2022Anticipating the fall of Roe, Connecticut passes the Reproductive Freedom Defense Act, which protects patients who travel here for abortion care, as well as those who provide abortions or otherwise help patients. The act also expands access to abortion by permitting qualified advanced practice clinicians to perform aspiration, or suction, abortions.

climate around abortion in America had darkened considerably, but an evolving concern for the fetus was only part of the story. In 1857 physicians, led by Horatio Robinson Storer of Boston, embarked on a vigorous anti-abortion crusade that resulted in a virtual na tionwide ban. On one hand, physicians worried about the danger of abortion practiced by numberless “irregulars,” midwives and ho meopaths without formal training; newspapers were rife with stories of young women dying of abortions gone awry. On the other hand, the physicians, almost exclusively men, objected to the irregulars, who were mainly women, cutting into their business turf. (Women lacked the right to vote and so were powerless to counter the physi cians’ crusade.)

Storer believed abortion was murder. Many who held this view, though, did so through a fog of racism. They obsessed about white Anglo-Saxon Protestants committing “race suicide,” as suppos edly inferior stock—poor Blacks and immigrants—procreated with abandon (that is, without recourse to abortion and contraception). Despite the new criminal statutes, abortion in America exploded between 1840 and 1880. An 1870 poll of Philadelphia physicians called it an “epidemic.” At the same time in New York, four hun dred “abortoria” were hiding in plain sight, according to the Times In 1905, as talk of race suicide peaked, Connecticut’s Waterbury Evening Democrat opined, “It would be interesting to know how many native-born American children there would be if native-born

American parents did not transgress the law of God and nature by abortion, infanticide and onanism.”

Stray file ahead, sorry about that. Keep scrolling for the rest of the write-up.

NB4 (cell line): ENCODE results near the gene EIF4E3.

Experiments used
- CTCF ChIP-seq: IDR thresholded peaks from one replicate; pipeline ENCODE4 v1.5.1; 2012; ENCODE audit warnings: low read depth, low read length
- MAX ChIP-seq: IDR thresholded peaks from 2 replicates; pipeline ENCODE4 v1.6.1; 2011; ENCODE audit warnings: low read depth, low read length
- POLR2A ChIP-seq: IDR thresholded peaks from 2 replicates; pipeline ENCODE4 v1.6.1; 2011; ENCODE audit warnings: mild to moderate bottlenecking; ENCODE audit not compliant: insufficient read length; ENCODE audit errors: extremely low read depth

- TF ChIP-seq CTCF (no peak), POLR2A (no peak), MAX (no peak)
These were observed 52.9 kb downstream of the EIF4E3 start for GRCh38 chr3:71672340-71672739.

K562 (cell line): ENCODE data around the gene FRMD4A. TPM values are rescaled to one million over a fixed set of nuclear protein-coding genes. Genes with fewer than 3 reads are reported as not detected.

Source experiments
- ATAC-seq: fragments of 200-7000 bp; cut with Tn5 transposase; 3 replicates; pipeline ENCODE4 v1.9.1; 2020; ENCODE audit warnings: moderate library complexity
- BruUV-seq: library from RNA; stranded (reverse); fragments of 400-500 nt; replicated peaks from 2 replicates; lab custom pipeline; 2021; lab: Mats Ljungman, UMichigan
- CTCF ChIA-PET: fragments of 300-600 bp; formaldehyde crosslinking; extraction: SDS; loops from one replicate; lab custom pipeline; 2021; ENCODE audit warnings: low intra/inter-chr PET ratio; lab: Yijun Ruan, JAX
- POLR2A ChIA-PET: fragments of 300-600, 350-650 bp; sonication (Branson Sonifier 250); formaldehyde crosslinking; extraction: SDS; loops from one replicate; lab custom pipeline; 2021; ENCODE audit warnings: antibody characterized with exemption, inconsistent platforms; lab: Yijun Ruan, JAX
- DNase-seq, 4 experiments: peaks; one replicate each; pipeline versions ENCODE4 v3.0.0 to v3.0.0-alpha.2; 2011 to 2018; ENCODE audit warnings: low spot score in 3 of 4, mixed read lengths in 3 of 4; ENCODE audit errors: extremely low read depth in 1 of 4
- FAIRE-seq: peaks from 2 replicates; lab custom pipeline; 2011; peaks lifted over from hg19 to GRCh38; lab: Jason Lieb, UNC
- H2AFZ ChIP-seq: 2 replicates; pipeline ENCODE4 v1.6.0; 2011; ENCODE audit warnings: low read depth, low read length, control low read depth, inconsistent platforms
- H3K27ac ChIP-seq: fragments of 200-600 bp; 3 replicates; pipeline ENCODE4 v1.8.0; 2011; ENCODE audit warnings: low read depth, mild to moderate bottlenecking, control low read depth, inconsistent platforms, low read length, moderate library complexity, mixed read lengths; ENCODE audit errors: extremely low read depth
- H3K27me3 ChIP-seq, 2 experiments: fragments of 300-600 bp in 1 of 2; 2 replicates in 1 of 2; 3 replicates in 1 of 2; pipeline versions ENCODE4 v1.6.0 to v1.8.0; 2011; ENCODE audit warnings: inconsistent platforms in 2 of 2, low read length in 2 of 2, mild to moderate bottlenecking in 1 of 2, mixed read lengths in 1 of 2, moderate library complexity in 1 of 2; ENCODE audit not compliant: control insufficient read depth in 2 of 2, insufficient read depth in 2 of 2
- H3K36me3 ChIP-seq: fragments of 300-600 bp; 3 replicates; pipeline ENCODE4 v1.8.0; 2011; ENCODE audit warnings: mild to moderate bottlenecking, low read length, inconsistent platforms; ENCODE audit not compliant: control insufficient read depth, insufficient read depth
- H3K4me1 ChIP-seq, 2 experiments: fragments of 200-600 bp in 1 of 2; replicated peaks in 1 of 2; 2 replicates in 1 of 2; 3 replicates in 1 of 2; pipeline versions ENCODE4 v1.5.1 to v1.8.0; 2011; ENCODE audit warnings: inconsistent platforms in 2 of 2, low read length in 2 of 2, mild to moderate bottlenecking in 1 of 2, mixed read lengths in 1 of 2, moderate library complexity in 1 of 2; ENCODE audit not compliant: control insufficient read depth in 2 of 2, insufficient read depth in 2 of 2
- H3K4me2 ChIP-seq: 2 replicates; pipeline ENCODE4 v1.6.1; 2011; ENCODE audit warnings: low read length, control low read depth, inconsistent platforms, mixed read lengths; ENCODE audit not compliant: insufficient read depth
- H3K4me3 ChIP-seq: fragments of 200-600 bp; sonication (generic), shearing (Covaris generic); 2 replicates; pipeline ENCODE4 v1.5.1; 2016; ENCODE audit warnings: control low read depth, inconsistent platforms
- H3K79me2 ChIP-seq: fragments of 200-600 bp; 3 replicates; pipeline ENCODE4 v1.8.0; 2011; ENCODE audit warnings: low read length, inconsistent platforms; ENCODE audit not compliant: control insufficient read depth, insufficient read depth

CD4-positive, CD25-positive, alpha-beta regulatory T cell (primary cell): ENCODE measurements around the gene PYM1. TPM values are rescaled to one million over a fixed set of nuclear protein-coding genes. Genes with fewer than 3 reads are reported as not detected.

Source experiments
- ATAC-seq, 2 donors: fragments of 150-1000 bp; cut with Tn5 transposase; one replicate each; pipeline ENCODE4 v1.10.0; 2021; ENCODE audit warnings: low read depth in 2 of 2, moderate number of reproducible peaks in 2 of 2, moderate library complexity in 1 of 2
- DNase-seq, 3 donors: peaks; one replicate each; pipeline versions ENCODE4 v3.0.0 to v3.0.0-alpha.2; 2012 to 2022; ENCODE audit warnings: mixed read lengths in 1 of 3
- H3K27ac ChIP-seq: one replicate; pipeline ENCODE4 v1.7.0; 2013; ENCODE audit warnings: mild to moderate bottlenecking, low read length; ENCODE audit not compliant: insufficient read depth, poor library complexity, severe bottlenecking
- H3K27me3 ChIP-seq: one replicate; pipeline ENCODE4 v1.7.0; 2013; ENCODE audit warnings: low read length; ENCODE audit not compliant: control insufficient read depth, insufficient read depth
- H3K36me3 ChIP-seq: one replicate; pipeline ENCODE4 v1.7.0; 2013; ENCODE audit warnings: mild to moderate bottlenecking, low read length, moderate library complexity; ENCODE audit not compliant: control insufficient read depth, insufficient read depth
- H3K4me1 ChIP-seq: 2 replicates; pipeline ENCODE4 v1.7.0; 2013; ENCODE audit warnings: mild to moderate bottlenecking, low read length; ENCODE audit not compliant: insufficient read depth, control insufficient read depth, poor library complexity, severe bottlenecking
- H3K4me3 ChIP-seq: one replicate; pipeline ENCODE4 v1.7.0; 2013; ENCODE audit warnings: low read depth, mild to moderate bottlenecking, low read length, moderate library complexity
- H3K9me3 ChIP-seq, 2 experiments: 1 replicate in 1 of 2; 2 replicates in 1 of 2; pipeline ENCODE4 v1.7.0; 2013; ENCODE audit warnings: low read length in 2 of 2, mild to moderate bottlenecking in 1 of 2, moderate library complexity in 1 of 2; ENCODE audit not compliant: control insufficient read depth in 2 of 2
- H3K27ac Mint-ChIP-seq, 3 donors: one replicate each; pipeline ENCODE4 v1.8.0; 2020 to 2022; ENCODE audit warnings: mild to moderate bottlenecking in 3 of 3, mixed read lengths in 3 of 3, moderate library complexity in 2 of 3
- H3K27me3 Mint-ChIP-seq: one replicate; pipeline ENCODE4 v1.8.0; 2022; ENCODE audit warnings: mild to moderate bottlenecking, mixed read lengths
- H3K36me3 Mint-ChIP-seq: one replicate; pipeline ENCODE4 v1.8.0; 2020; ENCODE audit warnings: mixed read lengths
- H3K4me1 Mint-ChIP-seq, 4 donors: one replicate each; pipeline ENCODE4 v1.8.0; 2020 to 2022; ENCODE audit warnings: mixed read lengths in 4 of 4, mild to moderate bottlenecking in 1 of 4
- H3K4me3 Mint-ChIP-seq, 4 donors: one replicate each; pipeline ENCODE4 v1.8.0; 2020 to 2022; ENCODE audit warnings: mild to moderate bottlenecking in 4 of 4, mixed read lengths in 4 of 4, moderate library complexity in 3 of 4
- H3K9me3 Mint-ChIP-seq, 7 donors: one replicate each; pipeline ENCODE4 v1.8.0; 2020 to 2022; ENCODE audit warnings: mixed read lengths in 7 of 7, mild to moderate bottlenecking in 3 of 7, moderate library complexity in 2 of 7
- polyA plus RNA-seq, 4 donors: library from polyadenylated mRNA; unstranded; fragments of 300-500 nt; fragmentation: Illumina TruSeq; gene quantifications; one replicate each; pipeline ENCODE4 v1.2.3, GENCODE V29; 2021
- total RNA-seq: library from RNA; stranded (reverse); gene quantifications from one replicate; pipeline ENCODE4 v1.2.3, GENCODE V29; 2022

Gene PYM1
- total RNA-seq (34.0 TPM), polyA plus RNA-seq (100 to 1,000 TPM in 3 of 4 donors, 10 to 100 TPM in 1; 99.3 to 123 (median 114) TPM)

Though women of all classes, races and religions got abortions, the typical patient was Protestant, married and middle- to upperclass. Usually these women sought to escape an endless cycle of child-bearing and child-rearing, or they’d endured dangerous preg nancies and worried about losing their lives in a kind of pregnancy roulette. (The single young woman “in trouble” made the papers when she died of a botched abortion, but she was a less typical case.) Abortion among Catholics was comparatively rare, because they tended to be poor, and because the Church thunderously forbade both abortion and contraception. Curiously, when Roman Catholic leaders distinguished between the two modes of baby-prevention, contraception was often the greater evil: “To take a life after its in ception is a horrible crime,” New York Archbishop Patrick Hayes said in 1921. “But to prevent life that the Creator is about to bring into being is satanic.”


By the twentieth century Connecticut had shaken off some of its Puritan mud. One notable progressive mud-shaker was Katharine Hepburn of Hartford, mother of the actress, who in 1923 cofounded the Connecticut Birth Control League, or CBCL. This was a coura


geous undertaking. Our 1879 Comstock law was very much alive, and the topic of birth control still possessed an aura of transgression and sin. Then there were the Roman Catholic multitudes. Immigra tion in the late nineteenth century—from Ireland, Italy and Eastern Europe—had flooded the state with Catholics and austere Catholic officialdom, which exerted immense power over its largely Demo cratic flock, including a burgeoning number of Catholic politicians.